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GAO Investigating Hospitals' Uncompensated Care

March 30, 2005—House Ways and Means Committee Chairman Bill Thomas, R–Calif., has asked the Government Accountability Office (GAO) to compile information about hospitals' uncompensated medical care for a hearing to be scheduled possibly in May.

Jon Ratner, assistant director of Medicare payment issues at GAO, said the agency is gathering data that individual states have collected on hospitals' uncompensated care, which includes "charity care" and bad debt. Depending on the state, the entity contacted could be a health department or another agency that deals with Medicaid, the shared federal-state health care program for the poor.

"We're looking at their provisions of uncompensated care, their charity care and bad debt, and the extent that differs between different types of hospitals: non-profit, for-profit, government," Ratner said in an interview. "You're looking at dollar amounts. That's what you're interested in." Ratner said the GAO is not contacting individual hospitals.

Ratner said the investigation was not about hospital pricing matters or about the class action lawsuits against non-profit hospitals over claims that they charge uninsured patients more for medical care than what insurers would pay for the same services. He declined to release Thomas' written request and would provide limited details about it. Ways and Means also did not release the letter.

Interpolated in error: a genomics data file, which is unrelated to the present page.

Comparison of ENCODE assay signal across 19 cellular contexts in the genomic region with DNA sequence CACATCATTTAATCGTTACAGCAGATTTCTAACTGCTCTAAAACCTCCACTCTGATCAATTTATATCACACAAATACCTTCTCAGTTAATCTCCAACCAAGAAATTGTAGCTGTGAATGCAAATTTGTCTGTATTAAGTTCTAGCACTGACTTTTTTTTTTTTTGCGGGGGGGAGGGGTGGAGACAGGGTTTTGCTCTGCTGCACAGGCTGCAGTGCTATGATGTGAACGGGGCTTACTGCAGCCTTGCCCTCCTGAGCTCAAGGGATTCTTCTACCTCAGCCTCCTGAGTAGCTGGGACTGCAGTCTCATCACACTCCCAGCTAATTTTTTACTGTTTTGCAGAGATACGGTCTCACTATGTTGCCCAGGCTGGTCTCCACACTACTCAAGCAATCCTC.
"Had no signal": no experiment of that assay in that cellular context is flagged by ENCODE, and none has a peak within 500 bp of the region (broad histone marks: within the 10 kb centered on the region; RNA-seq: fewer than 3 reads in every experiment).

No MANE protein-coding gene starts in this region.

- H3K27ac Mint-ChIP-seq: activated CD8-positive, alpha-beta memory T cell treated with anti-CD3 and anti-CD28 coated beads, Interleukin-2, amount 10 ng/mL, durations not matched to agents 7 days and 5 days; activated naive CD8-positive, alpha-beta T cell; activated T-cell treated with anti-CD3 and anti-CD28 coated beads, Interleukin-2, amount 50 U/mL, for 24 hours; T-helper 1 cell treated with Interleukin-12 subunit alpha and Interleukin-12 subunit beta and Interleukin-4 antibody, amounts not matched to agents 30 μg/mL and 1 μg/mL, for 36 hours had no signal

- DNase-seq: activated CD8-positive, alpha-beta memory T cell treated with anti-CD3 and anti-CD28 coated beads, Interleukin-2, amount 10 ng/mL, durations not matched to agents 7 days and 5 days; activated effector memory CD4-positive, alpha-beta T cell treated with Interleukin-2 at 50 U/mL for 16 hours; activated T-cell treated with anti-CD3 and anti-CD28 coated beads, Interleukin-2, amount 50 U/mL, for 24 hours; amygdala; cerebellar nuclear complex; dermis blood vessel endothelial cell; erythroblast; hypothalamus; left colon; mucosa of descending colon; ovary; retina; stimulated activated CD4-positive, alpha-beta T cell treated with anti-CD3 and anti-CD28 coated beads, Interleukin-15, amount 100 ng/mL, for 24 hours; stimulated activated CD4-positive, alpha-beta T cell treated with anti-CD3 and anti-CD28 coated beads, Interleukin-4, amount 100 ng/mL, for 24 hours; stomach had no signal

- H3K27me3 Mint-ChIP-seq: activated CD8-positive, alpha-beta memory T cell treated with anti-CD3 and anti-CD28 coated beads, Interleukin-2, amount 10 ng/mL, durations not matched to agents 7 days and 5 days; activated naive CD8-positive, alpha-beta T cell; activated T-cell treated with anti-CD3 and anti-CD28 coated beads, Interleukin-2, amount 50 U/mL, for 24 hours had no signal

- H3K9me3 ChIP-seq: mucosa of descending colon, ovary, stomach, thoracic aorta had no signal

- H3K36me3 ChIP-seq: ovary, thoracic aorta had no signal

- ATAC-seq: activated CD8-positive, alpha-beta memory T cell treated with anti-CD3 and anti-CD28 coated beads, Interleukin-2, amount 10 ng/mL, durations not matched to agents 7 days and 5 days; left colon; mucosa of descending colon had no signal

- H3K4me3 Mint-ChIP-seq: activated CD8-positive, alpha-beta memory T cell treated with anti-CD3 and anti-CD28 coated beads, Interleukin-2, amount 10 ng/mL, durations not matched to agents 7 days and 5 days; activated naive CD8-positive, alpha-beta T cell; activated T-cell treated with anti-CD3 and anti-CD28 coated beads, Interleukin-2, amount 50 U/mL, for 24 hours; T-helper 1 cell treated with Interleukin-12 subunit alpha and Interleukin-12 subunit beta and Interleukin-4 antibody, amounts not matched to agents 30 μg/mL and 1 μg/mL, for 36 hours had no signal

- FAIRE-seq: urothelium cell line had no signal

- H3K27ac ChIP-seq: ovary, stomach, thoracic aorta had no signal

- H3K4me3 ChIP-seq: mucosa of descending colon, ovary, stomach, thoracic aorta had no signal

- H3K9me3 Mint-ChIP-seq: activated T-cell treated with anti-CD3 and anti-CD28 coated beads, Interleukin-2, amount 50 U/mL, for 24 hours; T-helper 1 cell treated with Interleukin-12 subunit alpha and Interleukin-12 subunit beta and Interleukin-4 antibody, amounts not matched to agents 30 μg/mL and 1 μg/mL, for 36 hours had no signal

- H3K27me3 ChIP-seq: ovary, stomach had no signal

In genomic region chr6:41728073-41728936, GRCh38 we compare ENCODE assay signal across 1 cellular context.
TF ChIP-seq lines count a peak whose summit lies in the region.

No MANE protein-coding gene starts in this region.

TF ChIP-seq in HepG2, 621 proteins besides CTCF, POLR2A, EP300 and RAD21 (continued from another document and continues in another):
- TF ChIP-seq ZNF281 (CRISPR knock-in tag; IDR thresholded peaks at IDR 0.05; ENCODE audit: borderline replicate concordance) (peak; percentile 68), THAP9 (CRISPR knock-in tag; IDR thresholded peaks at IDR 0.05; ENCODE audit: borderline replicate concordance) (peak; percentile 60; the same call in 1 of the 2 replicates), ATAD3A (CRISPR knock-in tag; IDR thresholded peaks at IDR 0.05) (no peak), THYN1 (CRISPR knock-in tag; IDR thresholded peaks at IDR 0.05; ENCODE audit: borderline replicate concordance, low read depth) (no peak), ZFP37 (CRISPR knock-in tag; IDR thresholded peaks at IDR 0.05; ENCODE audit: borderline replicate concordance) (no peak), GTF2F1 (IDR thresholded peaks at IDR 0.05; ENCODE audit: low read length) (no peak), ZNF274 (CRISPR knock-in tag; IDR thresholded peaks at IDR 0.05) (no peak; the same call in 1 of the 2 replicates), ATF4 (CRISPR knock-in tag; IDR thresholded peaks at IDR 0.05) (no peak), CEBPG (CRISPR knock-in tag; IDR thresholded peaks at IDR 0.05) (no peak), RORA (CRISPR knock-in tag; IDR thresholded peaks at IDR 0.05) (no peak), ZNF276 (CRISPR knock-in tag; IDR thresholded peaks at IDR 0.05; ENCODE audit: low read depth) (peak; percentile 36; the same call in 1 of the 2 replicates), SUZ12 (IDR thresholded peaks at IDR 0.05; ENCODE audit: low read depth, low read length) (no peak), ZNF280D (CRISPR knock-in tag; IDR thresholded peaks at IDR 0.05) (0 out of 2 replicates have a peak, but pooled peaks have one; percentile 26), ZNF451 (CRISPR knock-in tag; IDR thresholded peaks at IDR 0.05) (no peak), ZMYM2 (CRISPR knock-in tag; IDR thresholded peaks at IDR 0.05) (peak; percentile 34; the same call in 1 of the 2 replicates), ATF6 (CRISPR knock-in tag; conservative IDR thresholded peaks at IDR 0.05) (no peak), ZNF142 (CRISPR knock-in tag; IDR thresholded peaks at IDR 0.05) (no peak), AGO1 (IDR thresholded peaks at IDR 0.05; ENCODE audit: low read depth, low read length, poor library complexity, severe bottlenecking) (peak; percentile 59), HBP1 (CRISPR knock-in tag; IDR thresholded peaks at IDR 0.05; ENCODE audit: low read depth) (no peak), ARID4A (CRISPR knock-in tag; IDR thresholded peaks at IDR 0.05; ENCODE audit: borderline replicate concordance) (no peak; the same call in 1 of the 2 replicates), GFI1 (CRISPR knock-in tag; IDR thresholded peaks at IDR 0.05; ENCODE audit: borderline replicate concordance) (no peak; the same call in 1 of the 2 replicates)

Last summer, the Ways and Means Oversight Subcommittee held a hearing on the pricing practices of tax-exempt and for-profit hospitals. The session sent shock waves through the non-profit hospital sector, which fears such probes could lead to the loss of tax-exempt status. The House Energy and Commerce Committee has also conducted its own investigation.

Eighty-five percent of hospitals in the country are not-for-profit, and Thomas has questioned whether the type of care they provide to the poor is any different than care provided by for-profit hospitals.

"If in fact there are as many for-profits than can be (shown) to give a break to low-income as not-for-profits, then that's not really a difference for receiving that tax benefit," Thomas said at the June 22 hearing. "What is it that they do differently than people who pay taxes? I think we owe it to the tax payers to explore that question."

GAO investigators are also trying to talk to hospital groups about the charity care issue.

"Generally, we would like to learn about your data categories and definitions (such as what is included in uncompensated care); the process of data collection and review; the availability of hospital identifiers (e.g. Medicare provider number or other identifier), and the availability of other descriptive information (tax-exempt status during the given reporting year)," reads an e-mail from Mary Giffin, senior health policy analyst at GAO.

Ratner said Thomas made his request in November and that GAO personnel have been working with staff of the Ways and Means Oversight Subcommittee on the matter.

Ratner said GAO was in "mid-stream" with its investigation and has had "ongoing conversations" with committee staff. "We anticipate a hearing in May. We don't have details," he said.

A Ways and Means spokeswoman said the panel has not scheduled any hearings in May.

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